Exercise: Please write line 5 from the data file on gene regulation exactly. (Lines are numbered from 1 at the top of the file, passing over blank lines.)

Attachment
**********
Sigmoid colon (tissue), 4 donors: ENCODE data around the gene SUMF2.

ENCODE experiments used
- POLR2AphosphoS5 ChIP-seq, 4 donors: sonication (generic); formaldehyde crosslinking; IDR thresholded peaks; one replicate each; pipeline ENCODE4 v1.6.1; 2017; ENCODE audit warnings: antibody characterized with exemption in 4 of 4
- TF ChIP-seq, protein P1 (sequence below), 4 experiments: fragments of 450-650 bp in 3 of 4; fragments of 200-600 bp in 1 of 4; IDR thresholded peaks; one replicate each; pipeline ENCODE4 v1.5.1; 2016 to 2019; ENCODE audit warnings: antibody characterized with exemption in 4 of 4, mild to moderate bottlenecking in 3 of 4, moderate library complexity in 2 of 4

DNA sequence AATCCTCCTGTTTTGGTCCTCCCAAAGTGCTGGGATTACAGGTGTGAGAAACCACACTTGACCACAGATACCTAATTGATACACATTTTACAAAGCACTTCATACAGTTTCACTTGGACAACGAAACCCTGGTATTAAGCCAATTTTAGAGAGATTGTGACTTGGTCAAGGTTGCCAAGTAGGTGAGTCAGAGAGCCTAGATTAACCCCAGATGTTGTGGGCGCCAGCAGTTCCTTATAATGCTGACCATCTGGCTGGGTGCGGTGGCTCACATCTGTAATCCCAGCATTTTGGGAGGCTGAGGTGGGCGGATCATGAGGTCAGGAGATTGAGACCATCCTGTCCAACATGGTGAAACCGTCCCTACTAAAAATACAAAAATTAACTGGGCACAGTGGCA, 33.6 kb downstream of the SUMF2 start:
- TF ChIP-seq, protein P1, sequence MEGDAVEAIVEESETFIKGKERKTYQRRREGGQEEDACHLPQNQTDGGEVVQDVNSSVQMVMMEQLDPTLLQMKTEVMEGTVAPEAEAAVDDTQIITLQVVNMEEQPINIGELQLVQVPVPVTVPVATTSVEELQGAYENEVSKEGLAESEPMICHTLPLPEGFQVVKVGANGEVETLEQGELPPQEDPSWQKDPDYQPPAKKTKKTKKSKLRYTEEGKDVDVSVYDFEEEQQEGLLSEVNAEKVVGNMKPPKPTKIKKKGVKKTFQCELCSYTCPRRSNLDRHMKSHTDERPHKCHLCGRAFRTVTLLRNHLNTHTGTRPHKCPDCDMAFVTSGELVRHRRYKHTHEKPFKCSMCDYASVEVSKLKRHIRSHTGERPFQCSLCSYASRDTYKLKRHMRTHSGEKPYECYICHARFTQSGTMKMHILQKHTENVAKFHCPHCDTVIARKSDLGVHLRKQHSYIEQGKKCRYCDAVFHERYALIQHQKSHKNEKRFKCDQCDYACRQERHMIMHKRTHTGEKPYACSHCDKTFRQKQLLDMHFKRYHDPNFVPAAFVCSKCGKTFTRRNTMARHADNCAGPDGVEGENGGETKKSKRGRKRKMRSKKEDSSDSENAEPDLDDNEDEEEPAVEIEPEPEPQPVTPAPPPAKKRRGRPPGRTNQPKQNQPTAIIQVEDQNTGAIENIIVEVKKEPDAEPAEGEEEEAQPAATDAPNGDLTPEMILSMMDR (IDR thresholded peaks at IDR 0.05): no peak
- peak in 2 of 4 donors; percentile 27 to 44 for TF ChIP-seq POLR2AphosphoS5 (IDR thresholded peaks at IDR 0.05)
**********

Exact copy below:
DNA sequence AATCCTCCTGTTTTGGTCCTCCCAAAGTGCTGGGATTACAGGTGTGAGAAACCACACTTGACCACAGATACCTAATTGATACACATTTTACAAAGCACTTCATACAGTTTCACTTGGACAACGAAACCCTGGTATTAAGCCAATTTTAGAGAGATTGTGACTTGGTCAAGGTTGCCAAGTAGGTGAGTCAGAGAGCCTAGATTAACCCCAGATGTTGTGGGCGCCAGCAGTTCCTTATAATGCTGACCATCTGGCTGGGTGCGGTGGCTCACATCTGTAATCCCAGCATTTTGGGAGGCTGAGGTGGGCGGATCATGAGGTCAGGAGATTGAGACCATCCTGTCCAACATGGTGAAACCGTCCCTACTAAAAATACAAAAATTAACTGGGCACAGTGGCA, 33.6 kb downstream of the SUMF2 start: